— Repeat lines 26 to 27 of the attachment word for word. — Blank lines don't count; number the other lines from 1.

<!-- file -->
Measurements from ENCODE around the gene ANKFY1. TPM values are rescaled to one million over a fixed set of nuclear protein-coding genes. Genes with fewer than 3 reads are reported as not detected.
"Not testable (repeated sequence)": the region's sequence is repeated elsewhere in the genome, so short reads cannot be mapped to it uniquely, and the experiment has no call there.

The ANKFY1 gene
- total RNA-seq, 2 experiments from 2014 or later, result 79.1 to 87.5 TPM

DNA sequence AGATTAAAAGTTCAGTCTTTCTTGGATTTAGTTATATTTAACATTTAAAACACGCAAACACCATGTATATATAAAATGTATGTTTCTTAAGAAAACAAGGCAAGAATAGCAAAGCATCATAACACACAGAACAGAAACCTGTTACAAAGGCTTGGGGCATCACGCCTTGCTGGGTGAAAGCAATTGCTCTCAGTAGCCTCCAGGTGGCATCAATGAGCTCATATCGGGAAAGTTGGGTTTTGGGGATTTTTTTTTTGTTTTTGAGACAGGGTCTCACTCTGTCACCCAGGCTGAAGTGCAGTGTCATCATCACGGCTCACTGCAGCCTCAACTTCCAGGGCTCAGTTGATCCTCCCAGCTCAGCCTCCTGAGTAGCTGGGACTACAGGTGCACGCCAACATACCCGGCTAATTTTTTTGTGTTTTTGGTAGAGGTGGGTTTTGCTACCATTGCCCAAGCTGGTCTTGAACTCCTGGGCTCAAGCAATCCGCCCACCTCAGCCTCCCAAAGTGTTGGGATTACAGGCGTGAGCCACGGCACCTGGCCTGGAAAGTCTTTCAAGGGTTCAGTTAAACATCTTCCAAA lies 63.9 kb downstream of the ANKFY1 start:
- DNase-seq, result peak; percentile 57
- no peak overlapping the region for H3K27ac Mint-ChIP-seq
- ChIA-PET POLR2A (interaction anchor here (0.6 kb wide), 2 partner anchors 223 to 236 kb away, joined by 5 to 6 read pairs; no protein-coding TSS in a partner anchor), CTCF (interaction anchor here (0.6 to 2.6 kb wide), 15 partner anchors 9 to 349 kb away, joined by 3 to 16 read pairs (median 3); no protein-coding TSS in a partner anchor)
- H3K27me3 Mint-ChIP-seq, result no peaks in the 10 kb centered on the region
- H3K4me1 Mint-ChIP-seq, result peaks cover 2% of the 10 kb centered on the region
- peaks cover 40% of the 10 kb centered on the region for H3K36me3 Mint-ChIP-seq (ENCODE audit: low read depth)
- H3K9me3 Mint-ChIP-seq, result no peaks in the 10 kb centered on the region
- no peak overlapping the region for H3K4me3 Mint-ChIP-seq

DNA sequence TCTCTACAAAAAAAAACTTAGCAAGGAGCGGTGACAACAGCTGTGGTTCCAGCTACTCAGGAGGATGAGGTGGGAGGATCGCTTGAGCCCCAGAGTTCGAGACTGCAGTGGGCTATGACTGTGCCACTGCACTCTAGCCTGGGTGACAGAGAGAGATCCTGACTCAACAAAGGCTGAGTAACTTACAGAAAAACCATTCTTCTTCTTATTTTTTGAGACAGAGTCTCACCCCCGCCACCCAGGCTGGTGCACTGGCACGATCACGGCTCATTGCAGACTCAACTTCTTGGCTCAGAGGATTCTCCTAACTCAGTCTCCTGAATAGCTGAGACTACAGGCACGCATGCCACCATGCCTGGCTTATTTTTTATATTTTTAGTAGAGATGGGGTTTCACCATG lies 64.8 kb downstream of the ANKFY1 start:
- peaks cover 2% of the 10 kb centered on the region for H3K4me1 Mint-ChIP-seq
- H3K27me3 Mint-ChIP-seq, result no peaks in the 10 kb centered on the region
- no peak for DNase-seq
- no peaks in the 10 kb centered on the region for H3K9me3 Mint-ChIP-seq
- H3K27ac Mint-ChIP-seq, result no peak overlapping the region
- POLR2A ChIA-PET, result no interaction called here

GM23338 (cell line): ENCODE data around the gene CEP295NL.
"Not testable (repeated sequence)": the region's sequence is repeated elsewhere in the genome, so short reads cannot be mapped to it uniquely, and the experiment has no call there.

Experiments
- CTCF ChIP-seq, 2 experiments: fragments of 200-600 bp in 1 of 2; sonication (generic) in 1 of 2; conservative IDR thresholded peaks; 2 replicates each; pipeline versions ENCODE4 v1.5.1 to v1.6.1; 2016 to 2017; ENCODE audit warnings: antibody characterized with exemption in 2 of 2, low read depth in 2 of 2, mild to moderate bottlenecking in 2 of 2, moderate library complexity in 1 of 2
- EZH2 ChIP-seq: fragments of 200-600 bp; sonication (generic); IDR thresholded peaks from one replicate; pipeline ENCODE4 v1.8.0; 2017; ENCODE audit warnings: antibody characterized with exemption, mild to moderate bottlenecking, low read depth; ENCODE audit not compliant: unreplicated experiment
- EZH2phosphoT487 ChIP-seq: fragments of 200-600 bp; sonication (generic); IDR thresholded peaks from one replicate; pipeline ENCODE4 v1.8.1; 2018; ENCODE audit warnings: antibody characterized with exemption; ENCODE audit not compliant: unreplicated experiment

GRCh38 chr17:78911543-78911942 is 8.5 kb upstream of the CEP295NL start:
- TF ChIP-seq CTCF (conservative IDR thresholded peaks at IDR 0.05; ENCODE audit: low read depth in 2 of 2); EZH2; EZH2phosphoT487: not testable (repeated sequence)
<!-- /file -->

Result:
- EZH2phosphoT487 ChIP-seq: fragments of 200-600 bp; sonication (generic); IDR thresholded peaks from one replicate; pipeline ENCODE4 v1.8.1; 2018; ENCODE audit warnings: antibody characterized with exemption; ENCODE audit not compliant: unreplicated experiment

GRCh38 chr17:78911543-78911942 is 8.5 kb upstream of the CEP295NL start: